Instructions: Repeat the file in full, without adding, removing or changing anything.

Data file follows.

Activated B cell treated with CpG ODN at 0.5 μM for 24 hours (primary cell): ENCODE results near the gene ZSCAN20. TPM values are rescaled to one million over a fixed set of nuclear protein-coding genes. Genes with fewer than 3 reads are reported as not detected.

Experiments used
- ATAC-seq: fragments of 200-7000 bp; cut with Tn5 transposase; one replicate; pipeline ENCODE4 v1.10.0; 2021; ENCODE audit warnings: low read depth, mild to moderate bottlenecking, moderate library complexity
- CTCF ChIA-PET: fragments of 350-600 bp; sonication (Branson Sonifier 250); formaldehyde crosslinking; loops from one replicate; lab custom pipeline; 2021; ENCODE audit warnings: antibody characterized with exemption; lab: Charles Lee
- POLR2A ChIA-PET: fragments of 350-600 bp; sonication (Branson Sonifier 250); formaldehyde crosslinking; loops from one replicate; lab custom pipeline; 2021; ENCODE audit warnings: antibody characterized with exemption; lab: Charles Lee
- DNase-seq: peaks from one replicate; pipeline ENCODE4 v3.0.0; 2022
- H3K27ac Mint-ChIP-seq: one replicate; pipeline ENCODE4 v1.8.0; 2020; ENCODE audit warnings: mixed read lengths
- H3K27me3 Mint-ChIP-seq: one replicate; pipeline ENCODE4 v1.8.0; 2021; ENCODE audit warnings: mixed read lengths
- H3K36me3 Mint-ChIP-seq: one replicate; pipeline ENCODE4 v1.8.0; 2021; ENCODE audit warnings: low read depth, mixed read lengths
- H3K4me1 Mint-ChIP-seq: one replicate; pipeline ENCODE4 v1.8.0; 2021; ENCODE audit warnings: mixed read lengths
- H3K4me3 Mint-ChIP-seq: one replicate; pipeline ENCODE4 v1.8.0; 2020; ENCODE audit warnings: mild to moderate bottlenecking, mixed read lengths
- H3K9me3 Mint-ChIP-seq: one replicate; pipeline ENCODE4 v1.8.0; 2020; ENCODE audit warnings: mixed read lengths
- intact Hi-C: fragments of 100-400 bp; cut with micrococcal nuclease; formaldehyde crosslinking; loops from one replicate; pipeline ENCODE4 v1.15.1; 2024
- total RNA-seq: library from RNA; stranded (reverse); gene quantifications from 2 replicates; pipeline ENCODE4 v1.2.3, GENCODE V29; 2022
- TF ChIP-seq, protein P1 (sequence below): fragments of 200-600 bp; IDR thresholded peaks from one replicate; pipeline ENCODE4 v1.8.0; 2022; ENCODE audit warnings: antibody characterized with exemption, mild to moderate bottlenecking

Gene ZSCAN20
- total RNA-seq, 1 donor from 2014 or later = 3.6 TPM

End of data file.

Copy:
Activated B cell treated with CpG ODN at 0.5 μM for 24 hours (primary cell): ENCODE results near the gene ZSCAN20. TPM values are rescaled to one million over a fixed set of nuclear protein-coding genes. Genes with fewer than 3 reads are reported as not detected.

Experiments used
- ATAC-seq: fragments of 200-7000 bp; cut with Tn5 transposase; one replicate; pipeline ENCODE4 v1.10.0; 2021; ENCODE audit warnings: low read depth, mild to moderate bottlenecking, moderate library complexity
- CTCF ChIA-PET: fragments of 350-600 bp; sonication (Branson Sonifier 250); formaldehyde crosslinking; loops from one replicate; lab custom pipeline; 2021; ENCODE audit warnings: antibody characterized with exemption; lab: Charles Lee
- POLR2A ChIA-PET: fragments of 350-600 bp; sonication (Branson Sonifier 250); formaldehyde crosslinking; loops from one replicate; lab custom pipeline; 2021; ENCODE audit warnings: antibody characterized with exemption; lab: Charles Lee
- DNase-seq: peaks from one replicate; pipeline ENCODE4 v3.0.0; 2022
- H3K27ac Mint-ChIP-seq: one replicate; pipeline ENCODE4 v1.8.0; 2020; ENCODE audit warnings: mixed read lengths
- H3K27me3 Mint-ChIP-seq: one replicate; pipeline ENCODE4 v1.8.0; 2021; ENCODE audit warnings: mixed read lengths
- H3K36me3 Mint-ChIP-seq: one replicate; pipeline ENCODE4 v1.8.0; 2021; ENCODE audit warnings: low read depth, mixed read lengths
- H3K4me1 Mint-ChIP-seq: one replicate; pipeline ENCODE4 v1.8.0; 2021; ENCODE audit warnings: mixed read lengths
- H3K4me3 Mint-ChIP-seq: one replicate; pipeline ENCODE4 v1.8.0; 2020; ENCODE audit warnings: mild to moderate bottlenecking, mixed read lengths
- H3K9me3 Mint-ChIP-seq: one replicate; pipeline ENCODE4 v1.8.0; 2020; ENCODE audit warnings: mixed read lengths
- intact Hi-C: fragments of 100-400 bp; cut with micrococcal nuclease; formaldehyde crosslinking; loops from one replicate; pipeline ENCODE4 v1.15.1; 2024
- total RNA-seq: library from RNA; stranded (reverse); gene quantifications from 2 replicates; pipeline ENCODE4 v1.2.3, GENCODE V29; 2022
- TF ChIP-seq, protein P1 (sequence below): fragments of 200-600 bp; IDR thresholded peaks from one replicate; pipeline ENCODE4 v1.8.0; 2022; ENCODE audit warnings: antibody characterized with exemption, mild to moderate bottlenecking

Gene ZSCAN20
- total RNA-seq, 1 donor from 2014 or later = 3.6 TPM